Criminal appeal

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A criminal appeal was a procedure in English law to bring about the prosecution of an individual accused of some crime. A private individual (the "appellor") would accuse another (the "appellee") of a crime, without the need for proceedings to be brought by the crown. It possibly descended from the system of weregild.

Appeals were among the legal proceedings for which trial by combat was available.

An appeal could be used to accuse a subject of high treason. It could also be used by someone when either they or a close relation had been the victim of a crime, such as murder, rape or arson.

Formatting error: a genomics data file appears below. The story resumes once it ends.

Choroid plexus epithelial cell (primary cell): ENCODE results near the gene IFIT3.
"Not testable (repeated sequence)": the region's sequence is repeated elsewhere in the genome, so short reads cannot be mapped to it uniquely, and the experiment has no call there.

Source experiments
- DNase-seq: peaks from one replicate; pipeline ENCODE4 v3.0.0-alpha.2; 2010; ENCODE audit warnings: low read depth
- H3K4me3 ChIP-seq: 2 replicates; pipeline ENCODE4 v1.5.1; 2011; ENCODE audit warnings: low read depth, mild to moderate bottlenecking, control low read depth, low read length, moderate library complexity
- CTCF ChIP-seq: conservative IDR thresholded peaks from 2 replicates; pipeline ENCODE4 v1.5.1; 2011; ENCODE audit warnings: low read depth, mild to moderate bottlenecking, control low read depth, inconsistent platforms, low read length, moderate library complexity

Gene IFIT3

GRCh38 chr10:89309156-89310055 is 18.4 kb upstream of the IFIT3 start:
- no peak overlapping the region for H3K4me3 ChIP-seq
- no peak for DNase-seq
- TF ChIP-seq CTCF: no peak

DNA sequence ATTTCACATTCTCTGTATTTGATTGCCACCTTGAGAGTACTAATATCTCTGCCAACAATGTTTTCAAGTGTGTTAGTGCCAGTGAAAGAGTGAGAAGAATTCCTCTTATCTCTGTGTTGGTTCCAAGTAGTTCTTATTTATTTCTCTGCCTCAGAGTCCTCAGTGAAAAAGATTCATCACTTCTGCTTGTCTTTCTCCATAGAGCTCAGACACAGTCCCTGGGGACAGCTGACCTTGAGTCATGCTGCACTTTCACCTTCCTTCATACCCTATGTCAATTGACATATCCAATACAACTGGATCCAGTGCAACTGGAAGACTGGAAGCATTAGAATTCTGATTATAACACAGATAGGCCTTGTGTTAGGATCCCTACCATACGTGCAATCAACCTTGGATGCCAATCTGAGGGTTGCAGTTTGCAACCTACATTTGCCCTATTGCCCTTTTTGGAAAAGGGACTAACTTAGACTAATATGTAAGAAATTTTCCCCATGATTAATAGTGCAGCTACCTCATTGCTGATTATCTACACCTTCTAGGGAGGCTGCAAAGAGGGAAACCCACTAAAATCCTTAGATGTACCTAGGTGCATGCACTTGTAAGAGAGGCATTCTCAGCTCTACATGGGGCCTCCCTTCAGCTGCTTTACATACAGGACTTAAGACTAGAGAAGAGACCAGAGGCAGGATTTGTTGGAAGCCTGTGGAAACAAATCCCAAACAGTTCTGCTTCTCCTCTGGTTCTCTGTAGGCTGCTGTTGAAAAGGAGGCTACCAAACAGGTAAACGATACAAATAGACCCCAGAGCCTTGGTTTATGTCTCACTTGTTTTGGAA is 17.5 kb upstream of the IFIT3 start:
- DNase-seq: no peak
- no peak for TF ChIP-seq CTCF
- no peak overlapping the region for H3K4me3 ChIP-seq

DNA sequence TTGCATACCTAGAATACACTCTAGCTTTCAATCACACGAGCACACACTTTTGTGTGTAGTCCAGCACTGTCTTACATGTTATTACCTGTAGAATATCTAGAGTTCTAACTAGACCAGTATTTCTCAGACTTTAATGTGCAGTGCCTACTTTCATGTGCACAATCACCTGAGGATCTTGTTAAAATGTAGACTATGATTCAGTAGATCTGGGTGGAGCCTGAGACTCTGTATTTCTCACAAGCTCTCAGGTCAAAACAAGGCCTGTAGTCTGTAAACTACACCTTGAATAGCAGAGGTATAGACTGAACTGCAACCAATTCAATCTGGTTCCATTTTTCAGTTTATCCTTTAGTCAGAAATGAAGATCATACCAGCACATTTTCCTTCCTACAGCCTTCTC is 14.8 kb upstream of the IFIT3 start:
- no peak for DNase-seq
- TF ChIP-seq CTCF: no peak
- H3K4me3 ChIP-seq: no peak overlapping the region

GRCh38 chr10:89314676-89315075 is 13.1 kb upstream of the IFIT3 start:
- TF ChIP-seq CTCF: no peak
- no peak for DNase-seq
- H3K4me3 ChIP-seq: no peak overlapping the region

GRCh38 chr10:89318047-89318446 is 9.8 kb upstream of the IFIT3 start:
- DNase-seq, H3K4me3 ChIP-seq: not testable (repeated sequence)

An acquittal following an appeal prevented any further prosecution for the same offence (the doctrine of double jeopardy), just as if the proceedings had been brought by the crown (by indictment). The person bringing the appeal would be punished.

Unlike crown prosecutions, if a person was convicted, the crown did not have the option of a pardon.

Appeals were abolished in England following the 1817 case of Ashford v Thornton where an appeal was withdrawn following the defendant requesting a trial by battle.


  • William Blackstone, Commentaries on the Laws of England, Book 4, Chapter XXII "Of the several modes of prosecution", Section IV